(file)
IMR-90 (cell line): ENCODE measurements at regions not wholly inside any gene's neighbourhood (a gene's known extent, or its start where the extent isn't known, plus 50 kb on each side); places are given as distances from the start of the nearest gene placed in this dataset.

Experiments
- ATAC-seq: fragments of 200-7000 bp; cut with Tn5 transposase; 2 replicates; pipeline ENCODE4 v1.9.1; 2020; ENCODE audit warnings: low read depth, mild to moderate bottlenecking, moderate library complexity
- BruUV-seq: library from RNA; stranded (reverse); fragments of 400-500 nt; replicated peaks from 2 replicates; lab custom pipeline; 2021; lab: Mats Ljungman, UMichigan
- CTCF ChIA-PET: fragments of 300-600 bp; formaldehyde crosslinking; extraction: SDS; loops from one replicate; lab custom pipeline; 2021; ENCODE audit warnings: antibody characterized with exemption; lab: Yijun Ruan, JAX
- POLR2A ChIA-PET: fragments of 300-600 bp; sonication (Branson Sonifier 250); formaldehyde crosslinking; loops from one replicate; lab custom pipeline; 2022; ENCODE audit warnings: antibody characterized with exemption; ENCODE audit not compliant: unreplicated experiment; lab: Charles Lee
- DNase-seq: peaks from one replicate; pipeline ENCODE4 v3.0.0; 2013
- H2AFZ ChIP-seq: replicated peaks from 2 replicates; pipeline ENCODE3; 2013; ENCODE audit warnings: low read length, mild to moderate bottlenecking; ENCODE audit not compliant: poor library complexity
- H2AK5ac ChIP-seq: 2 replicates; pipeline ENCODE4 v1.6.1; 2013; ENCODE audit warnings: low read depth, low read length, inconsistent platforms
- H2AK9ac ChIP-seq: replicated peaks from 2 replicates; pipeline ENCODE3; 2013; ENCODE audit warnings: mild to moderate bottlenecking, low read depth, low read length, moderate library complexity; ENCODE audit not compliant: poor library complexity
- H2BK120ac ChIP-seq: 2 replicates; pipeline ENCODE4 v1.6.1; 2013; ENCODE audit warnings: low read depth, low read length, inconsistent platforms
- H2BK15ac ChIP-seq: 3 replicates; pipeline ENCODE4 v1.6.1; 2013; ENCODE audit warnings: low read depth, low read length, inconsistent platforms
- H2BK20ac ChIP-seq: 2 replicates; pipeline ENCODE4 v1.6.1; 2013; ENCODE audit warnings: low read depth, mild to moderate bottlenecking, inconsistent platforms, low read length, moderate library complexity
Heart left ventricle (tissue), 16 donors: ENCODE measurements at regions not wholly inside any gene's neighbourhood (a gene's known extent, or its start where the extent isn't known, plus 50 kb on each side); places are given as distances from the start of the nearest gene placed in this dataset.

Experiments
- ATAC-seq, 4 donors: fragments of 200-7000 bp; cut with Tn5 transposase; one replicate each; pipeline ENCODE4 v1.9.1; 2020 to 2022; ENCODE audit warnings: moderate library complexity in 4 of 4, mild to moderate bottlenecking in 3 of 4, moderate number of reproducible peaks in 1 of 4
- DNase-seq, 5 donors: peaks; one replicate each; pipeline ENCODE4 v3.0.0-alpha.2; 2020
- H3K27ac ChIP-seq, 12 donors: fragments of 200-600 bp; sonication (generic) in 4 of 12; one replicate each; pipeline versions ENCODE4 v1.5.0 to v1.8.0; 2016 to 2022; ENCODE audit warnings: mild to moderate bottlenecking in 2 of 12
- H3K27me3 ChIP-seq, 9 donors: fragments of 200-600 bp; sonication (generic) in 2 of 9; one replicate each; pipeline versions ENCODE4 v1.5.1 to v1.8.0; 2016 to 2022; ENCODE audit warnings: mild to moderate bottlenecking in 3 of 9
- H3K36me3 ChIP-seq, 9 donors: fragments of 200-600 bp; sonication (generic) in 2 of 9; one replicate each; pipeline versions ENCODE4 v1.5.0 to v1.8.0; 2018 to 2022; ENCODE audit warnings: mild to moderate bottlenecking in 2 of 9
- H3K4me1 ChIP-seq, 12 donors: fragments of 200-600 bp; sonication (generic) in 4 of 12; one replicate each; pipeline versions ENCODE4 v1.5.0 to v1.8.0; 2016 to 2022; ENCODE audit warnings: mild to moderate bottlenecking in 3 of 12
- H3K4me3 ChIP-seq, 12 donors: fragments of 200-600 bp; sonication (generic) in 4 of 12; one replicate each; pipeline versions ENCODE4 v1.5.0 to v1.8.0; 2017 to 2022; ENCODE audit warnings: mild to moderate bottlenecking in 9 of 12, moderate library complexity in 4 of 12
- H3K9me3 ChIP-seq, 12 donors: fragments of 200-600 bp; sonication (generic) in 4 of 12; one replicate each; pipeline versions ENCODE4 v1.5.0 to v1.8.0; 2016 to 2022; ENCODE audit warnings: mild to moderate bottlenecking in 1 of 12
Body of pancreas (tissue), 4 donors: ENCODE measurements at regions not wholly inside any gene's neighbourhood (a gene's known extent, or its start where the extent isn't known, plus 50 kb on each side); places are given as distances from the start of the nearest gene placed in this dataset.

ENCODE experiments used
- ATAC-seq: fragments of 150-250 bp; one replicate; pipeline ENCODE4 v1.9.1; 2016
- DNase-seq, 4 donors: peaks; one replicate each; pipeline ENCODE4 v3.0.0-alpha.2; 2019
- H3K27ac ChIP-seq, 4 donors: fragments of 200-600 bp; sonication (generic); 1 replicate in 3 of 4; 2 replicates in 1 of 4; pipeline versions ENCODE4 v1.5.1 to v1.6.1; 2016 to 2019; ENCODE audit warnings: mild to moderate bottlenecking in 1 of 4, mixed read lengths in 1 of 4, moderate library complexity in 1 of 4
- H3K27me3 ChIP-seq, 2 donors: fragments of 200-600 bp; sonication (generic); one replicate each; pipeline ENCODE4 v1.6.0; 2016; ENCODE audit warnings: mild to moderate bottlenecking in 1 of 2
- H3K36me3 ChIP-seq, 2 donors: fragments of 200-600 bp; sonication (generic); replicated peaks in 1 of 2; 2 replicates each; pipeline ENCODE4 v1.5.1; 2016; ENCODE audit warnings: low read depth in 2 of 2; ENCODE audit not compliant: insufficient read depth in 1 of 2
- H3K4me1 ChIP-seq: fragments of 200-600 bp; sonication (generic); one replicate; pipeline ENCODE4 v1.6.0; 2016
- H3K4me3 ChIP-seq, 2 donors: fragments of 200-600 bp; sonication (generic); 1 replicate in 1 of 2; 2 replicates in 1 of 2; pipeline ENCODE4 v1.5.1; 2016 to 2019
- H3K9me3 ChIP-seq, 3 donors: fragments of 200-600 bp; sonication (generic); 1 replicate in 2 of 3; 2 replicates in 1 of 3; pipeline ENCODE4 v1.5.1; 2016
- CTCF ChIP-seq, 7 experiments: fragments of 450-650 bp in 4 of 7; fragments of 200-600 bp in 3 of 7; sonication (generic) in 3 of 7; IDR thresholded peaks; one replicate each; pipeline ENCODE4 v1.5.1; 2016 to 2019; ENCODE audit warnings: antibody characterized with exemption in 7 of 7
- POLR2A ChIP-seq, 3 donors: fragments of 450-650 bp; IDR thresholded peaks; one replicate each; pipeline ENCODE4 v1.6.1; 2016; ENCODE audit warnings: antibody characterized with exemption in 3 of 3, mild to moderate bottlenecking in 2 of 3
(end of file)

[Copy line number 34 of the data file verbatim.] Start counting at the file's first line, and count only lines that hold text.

- CTCF ChIP-seq, 7 experiments: fragments of 450-650 bp in 4 of 7; fragments of 200-600 bp in 3 of 7; sonication (generic) in 3 of 7; IDR thresholded peaks; one replicate each; pipeline ENCODE4 v1.5.1; 2016 to 2019; ENCODE audit warnings: antibody characterized with exemption in 7 of 7